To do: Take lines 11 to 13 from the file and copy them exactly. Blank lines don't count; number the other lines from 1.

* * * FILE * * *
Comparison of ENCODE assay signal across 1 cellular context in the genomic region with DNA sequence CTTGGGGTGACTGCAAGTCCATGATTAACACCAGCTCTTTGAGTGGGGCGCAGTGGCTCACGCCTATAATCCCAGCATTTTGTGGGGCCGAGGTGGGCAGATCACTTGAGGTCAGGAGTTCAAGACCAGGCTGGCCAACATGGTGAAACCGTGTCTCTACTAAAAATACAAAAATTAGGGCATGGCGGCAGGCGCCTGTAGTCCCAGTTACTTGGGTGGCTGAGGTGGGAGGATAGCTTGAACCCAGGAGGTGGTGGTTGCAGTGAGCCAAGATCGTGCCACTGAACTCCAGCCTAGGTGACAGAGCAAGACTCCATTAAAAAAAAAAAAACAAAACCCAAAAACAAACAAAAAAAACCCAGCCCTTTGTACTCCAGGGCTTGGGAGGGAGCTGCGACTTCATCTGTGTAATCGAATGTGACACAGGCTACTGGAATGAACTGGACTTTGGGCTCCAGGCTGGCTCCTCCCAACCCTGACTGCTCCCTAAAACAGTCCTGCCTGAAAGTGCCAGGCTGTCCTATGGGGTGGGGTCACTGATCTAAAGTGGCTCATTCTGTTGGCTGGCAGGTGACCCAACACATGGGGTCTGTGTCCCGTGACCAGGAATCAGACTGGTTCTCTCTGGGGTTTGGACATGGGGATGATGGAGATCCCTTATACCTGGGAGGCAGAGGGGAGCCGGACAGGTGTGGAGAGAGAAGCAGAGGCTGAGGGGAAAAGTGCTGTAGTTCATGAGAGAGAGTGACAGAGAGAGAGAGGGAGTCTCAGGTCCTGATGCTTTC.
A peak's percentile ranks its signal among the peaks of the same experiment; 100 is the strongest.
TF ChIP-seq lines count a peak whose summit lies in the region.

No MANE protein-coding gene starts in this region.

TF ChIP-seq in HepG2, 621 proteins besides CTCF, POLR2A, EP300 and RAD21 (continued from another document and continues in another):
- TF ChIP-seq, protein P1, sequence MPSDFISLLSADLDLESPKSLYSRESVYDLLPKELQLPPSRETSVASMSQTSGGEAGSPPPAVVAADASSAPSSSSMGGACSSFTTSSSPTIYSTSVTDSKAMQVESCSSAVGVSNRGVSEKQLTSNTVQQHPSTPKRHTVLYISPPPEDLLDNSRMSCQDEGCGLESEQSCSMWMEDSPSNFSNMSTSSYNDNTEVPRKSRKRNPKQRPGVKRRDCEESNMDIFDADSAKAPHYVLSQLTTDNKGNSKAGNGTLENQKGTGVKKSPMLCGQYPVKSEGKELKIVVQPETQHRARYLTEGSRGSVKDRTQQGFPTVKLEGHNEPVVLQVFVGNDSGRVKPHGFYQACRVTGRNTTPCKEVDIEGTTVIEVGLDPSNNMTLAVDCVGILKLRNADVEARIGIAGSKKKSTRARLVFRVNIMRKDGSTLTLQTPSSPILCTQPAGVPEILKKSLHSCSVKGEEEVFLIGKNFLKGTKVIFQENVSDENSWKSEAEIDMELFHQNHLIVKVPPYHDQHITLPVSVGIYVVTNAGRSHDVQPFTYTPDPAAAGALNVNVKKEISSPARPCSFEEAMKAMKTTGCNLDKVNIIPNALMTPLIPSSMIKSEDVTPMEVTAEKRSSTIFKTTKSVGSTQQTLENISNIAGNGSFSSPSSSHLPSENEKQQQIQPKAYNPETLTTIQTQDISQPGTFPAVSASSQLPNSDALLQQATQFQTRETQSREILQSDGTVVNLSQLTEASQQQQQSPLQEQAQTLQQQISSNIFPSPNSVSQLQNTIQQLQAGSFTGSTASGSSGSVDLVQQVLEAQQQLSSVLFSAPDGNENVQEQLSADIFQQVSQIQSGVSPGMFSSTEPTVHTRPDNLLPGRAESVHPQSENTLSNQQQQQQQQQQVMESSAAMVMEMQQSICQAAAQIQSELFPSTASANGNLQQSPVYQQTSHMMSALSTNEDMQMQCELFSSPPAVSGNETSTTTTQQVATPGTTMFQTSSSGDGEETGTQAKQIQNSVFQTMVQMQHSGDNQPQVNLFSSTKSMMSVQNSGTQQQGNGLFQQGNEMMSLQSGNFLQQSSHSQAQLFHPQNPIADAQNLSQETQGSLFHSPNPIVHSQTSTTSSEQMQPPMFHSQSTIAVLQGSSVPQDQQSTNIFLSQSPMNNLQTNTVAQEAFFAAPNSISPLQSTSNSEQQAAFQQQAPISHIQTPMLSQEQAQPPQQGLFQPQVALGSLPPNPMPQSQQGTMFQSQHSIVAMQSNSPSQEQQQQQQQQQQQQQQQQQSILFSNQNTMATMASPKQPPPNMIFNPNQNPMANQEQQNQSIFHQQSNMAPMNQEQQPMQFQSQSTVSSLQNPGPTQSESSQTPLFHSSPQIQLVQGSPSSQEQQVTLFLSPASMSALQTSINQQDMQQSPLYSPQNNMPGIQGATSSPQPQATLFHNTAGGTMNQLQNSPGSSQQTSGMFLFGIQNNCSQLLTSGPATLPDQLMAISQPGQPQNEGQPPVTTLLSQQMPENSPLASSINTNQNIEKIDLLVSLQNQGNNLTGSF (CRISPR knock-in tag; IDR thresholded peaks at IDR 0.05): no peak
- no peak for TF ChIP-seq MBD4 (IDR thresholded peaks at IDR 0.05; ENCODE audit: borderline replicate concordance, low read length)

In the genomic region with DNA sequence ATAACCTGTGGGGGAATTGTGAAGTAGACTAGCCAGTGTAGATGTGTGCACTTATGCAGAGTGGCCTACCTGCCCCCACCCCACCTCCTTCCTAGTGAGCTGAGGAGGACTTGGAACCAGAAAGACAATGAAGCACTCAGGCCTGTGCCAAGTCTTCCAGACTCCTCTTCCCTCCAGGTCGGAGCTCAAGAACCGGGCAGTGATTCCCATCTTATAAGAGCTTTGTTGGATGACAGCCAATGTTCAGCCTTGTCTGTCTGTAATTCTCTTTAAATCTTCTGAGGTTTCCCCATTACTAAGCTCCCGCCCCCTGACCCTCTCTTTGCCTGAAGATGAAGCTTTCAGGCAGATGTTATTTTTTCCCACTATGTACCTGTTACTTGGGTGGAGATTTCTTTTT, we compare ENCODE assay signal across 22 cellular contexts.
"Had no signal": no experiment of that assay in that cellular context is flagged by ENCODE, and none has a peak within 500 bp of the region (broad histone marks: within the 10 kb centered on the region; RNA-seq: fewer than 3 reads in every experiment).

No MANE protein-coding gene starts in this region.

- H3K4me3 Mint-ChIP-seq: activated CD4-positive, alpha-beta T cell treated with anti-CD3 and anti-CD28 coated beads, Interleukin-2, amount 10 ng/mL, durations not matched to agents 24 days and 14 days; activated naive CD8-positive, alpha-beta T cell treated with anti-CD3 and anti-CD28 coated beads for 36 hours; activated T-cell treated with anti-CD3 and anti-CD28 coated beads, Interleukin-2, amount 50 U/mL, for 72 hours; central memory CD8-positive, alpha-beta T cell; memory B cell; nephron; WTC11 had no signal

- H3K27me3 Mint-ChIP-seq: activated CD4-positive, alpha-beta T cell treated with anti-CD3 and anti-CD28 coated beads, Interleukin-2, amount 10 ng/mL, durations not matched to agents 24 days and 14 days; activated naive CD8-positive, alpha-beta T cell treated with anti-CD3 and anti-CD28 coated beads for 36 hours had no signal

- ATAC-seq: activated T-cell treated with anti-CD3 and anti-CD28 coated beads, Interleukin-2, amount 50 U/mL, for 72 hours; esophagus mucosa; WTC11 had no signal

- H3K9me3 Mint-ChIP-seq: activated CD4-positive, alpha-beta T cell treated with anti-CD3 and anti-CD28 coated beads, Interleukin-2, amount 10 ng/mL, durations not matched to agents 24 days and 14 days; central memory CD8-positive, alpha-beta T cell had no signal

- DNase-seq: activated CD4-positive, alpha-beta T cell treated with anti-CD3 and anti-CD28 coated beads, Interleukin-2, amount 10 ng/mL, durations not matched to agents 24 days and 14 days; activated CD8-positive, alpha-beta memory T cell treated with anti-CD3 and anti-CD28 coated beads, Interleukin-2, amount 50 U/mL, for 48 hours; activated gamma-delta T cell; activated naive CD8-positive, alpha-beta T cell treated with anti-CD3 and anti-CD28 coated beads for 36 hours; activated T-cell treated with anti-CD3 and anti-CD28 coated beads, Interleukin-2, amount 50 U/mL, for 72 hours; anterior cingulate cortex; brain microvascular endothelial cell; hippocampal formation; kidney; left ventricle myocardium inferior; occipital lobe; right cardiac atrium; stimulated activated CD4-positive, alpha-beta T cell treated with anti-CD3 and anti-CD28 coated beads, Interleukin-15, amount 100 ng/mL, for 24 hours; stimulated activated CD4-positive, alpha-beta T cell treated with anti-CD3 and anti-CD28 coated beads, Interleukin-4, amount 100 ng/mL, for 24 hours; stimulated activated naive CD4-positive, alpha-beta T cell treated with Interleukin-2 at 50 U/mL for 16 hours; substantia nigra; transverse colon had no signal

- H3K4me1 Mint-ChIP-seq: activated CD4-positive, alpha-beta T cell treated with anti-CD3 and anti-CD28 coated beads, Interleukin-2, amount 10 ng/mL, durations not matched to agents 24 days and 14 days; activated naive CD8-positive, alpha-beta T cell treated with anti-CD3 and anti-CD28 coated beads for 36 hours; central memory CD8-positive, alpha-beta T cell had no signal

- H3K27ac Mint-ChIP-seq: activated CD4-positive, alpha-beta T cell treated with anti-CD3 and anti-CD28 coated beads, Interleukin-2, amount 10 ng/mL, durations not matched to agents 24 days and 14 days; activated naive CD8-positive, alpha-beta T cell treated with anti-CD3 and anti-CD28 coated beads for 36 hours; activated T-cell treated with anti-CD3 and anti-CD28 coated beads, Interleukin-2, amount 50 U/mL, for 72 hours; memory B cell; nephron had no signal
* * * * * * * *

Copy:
- H3K4me3 Mint-ChIP-seq: activated CD4-positive, alpha-beta T cell treated with anti-CD3 and anti-CD28 coated beads, Interleukin-2, amount 10 ng/mL, durations not matched to agents 24 days and 14 days; activated naive CD8-positive, alpha-beta T cell treated with anti-CD3 and anti-CD28 coated beads for 36 hours; activated T-cell treated with anti-CD3 and anti-CD28 coated beads, Interleukin-2, amount 50 U/mL, for 72 hours; central memory CD8-positive, alpha-beta T cell; memory B cell; nephron; WTC11 had no signal

- H3K27me3 Mint-ChIP-seq: activated CD4-positive, alpha-beta T cell treated with anti-CD3 and anti-CD28 coated beads, Interleukin-2, amount 10 ng/mL, durations not matched to agents 24 days and 14 days; activated naive CD8-positive, alpha-beta T cell treated with anti-CD3 and anti-CD28 coated beads for 36 hours had no signal

- ATAC-seq: activated T-cell treated with anti-CD3 and anti-CD28 coated beads, Interleukin-2, amount 50 U/mL, for 72 hours; esophagus mucosa; WTC11 had no signal